A speech by Jean-Paul Bachy - Wednesday 7 November 2012
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Today’s event constitutes an important stage in the necessary mobilization against the abolition of plantation rights. At the last International Congress of the AREV in Turin, on 11 May 2012, I suggested that we organize this action. Of course we didn’t wait until this autumn to announce our position at all levels.
Other initiatives were also taken at a national and regional levels. But AREV members unanimously agreed that these individual actions should lead to a collective action at a more appropriate level i.e. a European level. So here we are today. I wish to thank you for answering our call. I also wish to thank our Bavarian friends who welcomed us this morning and have taken sides with us.
I wish to welcome each and every one of you. You represent 40 regions in 13 countries. You represent the trade, but today we have chosen to invite political representatives to speak first. You are, my dear colleagues, the presidents of important wine-growing regions and the representatives of wine professionals are by your sides. The AREV is the only international association that brings together on an equal footing the political and trade representatives from our vineyards. You have come here to make yourselves heard. Some from far afield. I particularly wish to thank those of you have come a long way because you were absolutely determined to be here with us today.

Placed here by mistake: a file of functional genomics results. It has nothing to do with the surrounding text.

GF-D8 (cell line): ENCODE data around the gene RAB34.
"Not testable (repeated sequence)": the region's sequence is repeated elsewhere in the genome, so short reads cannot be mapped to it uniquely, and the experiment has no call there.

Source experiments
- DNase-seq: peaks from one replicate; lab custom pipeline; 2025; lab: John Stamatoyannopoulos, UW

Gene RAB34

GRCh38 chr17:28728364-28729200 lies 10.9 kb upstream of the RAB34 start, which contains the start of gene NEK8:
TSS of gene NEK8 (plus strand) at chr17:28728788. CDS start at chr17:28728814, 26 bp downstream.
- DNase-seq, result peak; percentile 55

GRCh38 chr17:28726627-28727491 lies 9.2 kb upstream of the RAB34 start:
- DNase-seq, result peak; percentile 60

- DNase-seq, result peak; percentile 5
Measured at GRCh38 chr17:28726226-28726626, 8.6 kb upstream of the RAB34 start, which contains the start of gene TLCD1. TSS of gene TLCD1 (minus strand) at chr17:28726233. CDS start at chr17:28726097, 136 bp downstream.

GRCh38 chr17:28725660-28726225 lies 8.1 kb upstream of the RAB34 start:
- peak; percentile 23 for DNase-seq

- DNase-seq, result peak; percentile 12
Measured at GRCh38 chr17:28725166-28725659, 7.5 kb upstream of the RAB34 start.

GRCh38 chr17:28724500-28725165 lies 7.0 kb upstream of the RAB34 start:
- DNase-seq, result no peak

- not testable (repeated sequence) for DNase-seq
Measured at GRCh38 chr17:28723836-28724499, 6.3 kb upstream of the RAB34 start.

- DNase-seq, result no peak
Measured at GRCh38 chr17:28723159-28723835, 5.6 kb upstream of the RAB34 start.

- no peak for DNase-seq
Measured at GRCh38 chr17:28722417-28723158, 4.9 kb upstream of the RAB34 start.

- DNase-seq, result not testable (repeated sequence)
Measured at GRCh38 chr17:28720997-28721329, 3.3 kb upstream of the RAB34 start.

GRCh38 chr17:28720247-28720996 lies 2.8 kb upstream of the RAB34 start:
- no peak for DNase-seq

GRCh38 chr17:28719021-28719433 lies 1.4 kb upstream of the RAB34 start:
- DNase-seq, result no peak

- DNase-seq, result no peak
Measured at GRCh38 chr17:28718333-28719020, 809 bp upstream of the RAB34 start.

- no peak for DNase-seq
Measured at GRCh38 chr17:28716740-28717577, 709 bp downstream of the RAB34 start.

You have a history and traditions that are unique to you. You often come from different political camps. However, you all wish to express your attachment to a conception of wine-growing that the Commission disputes and wishes to call into question. Its technocrats have turned a deaf ear to us. As proof of this, we only have to look at the working conditions of the High Level Group directed by the Director General for Agriculture. Our action and cohesion are the best response to this obstacle.
At issue here is not just the defence of one category’s interests. The idea is also, and essentially, to promote the future of our regions. In addition to the tens of thousands of vineyards, our regions also include tens of thousands of jobs in associated activities, in tourism, gastronomy, the environment and training. All of these are now threatened. Consumers are also concerned by this debate because by linking the quality of a wine to its original terroir, we provide them with a guarantee of perfect traceability. This enables wine-growers to improve production techniques while having less recourse to chemical treatments.
Thus contributing to environmental protection. While protecting consumers and promoting quality, the main sales argument for our wines throughout the world, sales which, I would like to point out, represent exports of €7 billion for Europe, a not insignificant figure.
The attachment of our regions to their terroirs does not derive from some antiquated dogma. It is the key to the future. The Brussels Commission wants to divide us by creating, in our own vineyards, a false debate between the producers, whom it accuses of being sometimes set in a defensive position, and the wine merchants, whom it considers to be more open to international markets and more favourable to increased volumes. Professor Montaigne’s study commissioned by the AREV demonstrates that controlling rights does not in any way prevent adjustment to the market. On the contrary, it demonstrated that in countries with no rules, like Australia, the market is collapsing. Vines have to be ripped up and this spells the end of small and medium-sized vineyards.